Growing up, my family of six would take a summer vacation each year in our big, brown van. With sleeping bags, coolers, and pillows, we were crammed like a bunch of silvery fish in a can, traveling hundreds of miles just to get to the next KOA camp. Between braiding hair, singing Disney songs, and pestering each other, my mom would regularly initiate a game: little red schoolhouse.

What a tricky mom! See, this game is hardly a game. It begins the minute someone says “little red schoolhouse” instituting silence in the vehicle. The first person to make a noise loses. The game continues until there is one silent person left…which was always my dad. My mom thought this was a super-fun competition. It was not. Silence through the never-ending amber waves of grain was torture.

Silence has always been difficult for me to appreciate. The absence of sound and noise stirs up unrest deep within me. See, I never experienced much silence growing up. The youngest of 30 some cousins, co-owner of 15-20 pets back in my middle school days with 12 “daycare” kids running around my house, my childhood was rarely quiet.

My issue with silence runs deeper than the culture I grew up in. When my lips stop moving and the music turns off, it’s then my mind is free to wander. No longer preoccupied or distracted, I am finally able to tune into the deep recesses of my soul, my real feelings, thoughts, & dreams.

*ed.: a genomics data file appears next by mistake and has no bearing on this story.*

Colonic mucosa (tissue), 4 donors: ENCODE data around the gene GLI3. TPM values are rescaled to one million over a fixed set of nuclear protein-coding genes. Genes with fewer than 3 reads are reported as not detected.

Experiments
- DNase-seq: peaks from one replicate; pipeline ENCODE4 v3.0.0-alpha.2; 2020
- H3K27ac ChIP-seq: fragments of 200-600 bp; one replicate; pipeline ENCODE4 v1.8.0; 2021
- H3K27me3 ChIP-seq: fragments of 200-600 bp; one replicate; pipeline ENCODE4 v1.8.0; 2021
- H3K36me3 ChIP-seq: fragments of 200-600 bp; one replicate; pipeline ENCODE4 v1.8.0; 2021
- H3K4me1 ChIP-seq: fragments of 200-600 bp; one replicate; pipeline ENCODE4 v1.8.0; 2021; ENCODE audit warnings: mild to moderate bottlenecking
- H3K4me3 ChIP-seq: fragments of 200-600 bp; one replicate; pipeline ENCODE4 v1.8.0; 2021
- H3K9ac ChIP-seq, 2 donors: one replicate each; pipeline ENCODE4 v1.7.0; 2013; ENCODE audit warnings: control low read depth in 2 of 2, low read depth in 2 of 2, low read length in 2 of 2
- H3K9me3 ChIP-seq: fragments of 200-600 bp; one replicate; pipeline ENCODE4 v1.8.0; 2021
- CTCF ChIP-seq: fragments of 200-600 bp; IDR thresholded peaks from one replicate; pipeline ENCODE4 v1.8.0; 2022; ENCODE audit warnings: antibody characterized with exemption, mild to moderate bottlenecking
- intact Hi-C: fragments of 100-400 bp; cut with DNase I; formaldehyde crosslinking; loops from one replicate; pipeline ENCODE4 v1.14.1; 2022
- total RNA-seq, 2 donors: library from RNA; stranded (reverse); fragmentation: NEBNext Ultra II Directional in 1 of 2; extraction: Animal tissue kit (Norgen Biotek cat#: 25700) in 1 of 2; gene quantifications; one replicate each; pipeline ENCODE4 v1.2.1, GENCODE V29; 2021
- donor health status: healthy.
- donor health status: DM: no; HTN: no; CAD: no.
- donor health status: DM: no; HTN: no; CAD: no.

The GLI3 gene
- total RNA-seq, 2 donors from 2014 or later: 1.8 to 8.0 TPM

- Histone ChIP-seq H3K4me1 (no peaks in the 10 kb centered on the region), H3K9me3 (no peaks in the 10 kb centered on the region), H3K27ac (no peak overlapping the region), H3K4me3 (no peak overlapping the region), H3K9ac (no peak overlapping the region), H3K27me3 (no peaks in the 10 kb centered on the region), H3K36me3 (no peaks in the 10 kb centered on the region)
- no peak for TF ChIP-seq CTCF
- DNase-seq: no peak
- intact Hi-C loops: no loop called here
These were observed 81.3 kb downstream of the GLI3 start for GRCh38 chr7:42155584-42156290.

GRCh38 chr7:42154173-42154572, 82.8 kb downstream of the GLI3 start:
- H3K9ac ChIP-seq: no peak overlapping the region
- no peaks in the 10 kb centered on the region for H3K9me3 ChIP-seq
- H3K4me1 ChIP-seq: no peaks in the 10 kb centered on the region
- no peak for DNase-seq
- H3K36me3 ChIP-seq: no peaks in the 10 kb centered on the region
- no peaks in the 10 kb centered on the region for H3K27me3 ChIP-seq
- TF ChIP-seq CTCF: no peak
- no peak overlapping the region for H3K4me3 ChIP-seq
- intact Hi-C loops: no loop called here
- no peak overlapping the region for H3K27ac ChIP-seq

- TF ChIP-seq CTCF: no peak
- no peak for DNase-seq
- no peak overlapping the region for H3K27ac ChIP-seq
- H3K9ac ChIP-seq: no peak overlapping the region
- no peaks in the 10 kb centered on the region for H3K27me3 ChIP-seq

While in a room full of people, silence speaks to me, “bored, annoyed, awkward.” Desperately I try to ease my own restlessness by telling stories or asking questions.

And then I started reading Freedom of Simplicity: Finding Harmony in a Complex World by Richard J. Foster:

“Silence frees us from the need to control others. One reason we can hardly bear to remain silent is that it makes us feel so helpless. We are accustomed to relying upon words to manage and control others. A frantic stream of words flows from us in an attempt to straighten others out. We want so desperately for them to agree with us, to see things our way. We evaluate people, judge people, condemn people. We devour people with our words. Silence is one of the deepest Disciplines of the Spirit simply because it puts the stopper on that.” 

How I need a stopper; such self-regard, pride, and ego governing my tongue. How deeply I desire power to manipulate people and circumstances to get my way. I’m so afraid of being vulnerable & susceptible to attack, criticism, and injury. And so I talk. And I avoid silence. 

But what healing, restoration, and clarity am I missing because I don’t keep quiet? 

Don’t get me wrong, there is a time and a place to speak up, using words to communicate love, encouragement, and guidance. I just believe there’s a need for harmony, noise & silence, amidst this complex, beautiful world. 

As we wait in anticipation the King’s coming, I’m reminded of these rich words from a 1700s song:

Come, thou long expected Jesus,
born to set thy people free;
from our fears and sins release us,
let us find our rest in thee.

May you be set free this season from the tyranny of talking. May you be released from the regard for only yourself. And may you rest in silence, tuning your heart and ears to hear His voice. 

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